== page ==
Understanding the seasons, the bush and waterways was pivotal to the survival of our ancestors. Sharing knowledge of where and when to find seasonal food sources, understanding the medicinal properties of plants and how to care for country, ensured that these natural resources remained available for future generations. Cultural knowledge came from family members who taught us to be familiar with the land , and how we could benefit from it. Cultural knowledge also connected us with the land through our language and Dreaming stories. For example, we call a hill “kaat ” and it is the same name as our head, the tallest place on the body or land. We also call the rivers and creeks the same name as our umbilical cord because of the commonness to sustain life, so when we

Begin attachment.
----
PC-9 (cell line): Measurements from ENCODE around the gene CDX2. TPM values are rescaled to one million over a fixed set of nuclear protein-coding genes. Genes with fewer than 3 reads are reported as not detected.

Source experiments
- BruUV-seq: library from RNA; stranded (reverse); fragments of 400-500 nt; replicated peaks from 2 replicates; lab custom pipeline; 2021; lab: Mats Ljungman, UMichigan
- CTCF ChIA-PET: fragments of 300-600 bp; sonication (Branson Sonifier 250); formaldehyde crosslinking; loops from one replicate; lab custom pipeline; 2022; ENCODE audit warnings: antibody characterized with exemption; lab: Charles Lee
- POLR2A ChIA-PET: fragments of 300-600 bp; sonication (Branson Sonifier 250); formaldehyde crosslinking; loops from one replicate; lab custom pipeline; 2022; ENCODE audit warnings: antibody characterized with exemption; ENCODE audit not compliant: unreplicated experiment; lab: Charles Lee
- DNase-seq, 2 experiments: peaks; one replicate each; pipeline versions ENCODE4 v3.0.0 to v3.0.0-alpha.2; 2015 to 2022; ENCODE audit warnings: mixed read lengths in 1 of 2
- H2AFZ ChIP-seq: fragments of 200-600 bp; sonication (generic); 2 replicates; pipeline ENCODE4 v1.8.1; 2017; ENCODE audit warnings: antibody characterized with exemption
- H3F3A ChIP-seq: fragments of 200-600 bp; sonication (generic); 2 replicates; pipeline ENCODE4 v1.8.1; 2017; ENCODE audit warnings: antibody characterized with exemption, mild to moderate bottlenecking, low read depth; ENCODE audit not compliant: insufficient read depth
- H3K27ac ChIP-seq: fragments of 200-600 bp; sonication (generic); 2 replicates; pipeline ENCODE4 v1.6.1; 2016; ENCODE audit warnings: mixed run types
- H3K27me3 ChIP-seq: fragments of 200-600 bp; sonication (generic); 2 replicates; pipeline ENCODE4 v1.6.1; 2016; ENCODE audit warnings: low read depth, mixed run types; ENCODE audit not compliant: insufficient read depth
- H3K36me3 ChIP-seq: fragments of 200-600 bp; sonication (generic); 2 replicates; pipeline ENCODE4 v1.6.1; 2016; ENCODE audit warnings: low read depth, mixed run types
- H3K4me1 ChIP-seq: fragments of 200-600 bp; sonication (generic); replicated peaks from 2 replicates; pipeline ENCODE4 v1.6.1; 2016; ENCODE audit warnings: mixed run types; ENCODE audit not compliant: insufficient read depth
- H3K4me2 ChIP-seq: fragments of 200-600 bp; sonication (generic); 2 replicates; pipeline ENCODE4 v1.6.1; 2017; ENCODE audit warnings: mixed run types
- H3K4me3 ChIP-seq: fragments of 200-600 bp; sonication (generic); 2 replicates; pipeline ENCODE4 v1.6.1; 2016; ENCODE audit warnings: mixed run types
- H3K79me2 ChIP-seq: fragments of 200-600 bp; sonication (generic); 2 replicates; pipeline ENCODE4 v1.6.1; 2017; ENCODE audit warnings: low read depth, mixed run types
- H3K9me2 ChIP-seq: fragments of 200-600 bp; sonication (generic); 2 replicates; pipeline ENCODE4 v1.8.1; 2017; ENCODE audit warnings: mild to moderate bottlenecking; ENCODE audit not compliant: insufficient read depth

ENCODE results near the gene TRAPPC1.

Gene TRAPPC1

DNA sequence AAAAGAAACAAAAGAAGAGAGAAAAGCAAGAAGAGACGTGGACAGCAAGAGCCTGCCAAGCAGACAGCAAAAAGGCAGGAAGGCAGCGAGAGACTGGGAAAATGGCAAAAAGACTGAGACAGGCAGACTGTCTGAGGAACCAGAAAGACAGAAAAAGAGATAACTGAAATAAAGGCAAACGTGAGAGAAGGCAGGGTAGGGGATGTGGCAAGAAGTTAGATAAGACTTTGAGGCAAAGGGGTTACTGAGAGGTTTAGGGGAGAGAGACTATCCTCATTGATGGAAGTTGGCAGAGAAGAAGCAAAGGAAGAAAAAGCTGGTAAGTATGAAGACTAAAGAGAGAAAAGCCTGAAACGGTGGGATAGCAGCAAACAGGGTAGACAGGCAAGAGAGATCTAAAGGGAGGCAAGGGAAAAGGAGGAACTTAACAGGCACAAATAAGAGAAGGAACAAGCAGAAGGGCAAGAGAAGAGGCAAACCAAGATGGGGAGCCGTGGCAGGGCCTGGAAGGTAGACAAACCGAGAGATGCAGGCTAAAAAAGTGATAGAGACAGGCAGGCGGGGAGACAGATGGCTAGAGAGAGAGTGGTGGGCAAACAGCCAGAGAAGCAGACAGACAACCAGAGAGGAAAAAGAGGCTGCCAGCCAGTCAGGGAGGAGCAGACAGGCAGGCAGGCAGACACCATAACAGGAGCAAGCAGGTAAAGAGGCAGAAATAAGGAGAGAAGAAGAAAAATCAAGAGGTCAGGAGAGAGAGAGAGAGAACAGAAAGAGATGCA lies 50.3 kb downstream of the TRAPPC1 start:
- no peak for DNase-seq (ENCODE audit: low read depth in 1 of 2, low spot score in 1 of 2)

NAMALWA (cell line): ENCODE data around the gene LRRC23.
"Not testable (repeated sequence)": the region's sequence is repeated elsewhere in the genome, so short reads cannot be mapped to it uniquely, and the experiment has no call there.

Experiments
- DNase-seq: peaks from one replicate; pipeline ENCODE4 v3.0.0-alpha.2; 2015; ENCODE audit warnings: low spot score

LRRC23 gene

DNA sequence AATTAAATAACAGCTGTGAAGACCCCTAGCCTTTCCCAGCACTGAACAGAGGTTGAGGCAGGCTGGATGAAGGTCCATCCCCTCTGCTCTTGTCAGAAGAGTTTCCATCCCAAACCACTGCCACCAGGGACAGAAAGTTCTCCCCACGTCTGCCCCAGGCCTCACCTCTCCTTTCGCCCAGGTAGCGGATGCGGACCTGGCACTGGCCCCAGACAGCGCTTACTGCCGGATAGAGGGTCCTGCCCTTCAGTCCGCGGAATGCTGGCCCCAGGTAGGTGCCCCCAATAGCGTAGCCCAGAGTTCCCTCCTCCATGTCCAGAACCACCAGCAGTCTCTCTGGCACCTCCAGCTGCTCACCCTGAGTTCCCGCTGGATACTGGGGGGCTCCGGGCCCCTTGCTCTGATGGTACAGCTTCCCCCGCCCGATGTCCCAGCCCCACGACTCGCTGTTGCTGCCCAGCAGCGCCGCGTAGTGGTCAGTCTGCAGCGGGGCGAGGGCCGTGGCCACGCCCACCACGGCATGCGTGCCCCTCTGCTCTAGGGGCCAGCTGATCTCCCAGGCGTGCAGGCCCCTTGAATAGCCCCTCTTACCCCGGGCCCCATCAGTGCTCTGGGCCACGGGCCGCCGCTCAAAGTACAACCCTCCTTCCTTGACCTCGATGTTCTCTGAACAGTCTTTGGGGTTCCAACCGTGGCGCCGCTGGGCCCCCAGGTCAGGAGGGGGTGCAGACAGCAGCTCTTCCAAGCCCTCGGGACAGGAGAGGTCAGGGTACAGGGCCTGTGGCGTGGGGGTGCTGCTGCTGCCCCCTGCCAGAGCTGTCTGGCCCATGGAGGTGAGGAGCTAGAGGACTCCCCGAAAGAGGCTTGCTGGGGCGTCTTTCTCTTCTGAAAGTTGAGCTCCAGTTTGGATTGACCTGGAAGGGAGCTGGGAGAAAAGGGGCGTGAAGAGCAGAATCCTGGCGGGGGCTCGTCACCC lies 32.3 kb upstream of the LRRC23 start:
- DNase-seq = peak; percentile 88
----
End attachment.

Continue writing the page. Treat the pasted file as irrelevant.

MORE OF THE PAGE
look after the land and waterways it will look after us. I still remember the taste of bobtail (yoorna). It tasted like the racehorse goanna (kaarda). The taste of noomar (fungus) remains a delicacy on my taste buds after being cooked on the coals. We still eat the fish, marron, djilgie, kangaroo, emu, crabs, prawns and other foods we refer to as being bush tucker. There are also some foods that we rarely eat due to them being listed as in danger of being extinct. Foods like possum (koomal) and tortoise are not taken much these days but the taste remains in our mouth.
Cultural knowledge and positive memories are part of the experience that we would like to share with you when you come along on a tour with Mandjoogoordap Dreaming.